Housing a Green House

By: Kelly Creswell Email
By: Kelly Creswell Email

Rockingham County will house one of the newest green houses in the Valley. The Board of Supervisors recently approved a special permit to allow a James Madison University graduate student to start up a self-sustainable home as a research project.

The student hopes this is only a jumping off point for more green building in the Valley. JMU students will be living in the house for a year to research how effective the self-sustainable home is. In the end, they hope it will teach the community how to be environmentally friendly.

"Well, I came from northern Virginia where growth was just out of control, and now you're seeing a lot of repercussions of that and not doing things environmentally friendly," says Zach Fettig, who started his own business, Shenandoah Sustainable Technologies.

Combine his business with an education from the Integrated Science and Technology Center at JMU, and he is a grad student turning his idea into reality. Now he's trying to commercialize a self-sustainable housing system.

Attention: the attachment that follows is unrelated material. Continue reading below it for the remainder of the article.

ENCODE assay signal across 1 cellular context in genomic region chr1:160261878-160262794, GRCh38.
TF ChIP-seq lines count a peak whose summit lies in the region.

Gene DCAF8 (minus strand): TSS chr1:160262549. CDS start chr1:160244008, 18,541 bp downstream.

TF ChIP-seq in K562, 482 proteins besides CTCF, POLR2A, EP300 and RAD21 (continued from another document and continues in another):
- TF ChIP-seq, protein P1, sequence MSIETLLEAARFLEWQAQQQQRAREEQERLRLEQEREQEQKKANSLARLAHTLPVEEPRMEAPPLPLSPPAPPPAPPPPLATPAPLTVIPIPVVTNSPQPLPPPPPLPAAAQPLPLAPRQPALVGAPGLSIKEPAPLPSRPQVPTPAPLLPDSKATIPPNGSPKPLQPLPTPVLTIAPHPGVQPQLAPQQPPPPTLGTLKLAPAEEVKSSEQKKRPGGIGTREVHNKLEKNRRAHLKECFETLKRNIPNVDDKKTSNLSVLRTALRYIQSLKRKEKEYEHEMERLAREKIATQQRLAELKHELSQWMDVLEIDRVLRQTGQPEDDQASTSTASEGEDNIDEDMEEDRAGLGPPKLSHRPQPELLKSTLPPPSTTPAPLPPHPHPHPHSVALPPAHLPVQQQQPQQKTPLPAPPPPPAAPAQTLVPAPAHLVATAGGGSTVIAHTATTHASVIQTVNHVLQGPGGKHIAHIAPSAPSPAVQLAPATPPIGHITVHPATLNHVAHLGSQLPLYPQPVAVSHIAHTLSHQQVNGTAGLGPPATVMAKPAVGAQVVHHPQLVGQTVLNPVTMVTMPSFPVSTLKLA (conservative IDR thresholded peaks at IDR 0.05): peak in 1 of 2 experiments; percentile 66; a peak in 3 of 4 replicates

"What I'm doing here is making a self-sustained house for the average home buyer that's affordable, and frees you from the overbearing costs of electricity, natural gas, and often times, sewer problems too," says Fettig.

Fettig also says you won't even have to adjust your normal lifestyle, despite the house not being connected to an electric grid and using a geo-thermal heat pump, which uses heat from the ground and continually recycles it.

Paying for utilities such as heat and electricity will seem non-existent in this house. Fettig's former teacher, Jim Barnes, has been helping him along with the project, and he says this project not only takes learning from the classroom into the real world, but it will also help the Valley grow in a smart way.

"We will have the right kinds of companies coming into Harrisonburg, Rockingham County, and we will not only have that, we will be helping our local citizens to live longer and better through environmentally friendly conditions here," says Barnes.

From a city standpoint, by having more companies invest in this area, it puts Harrisonburg on the map for not only being a friendly city, but also a green one. The foundation and the house will go up at the end of January. Students will start living there and doing their research in August.

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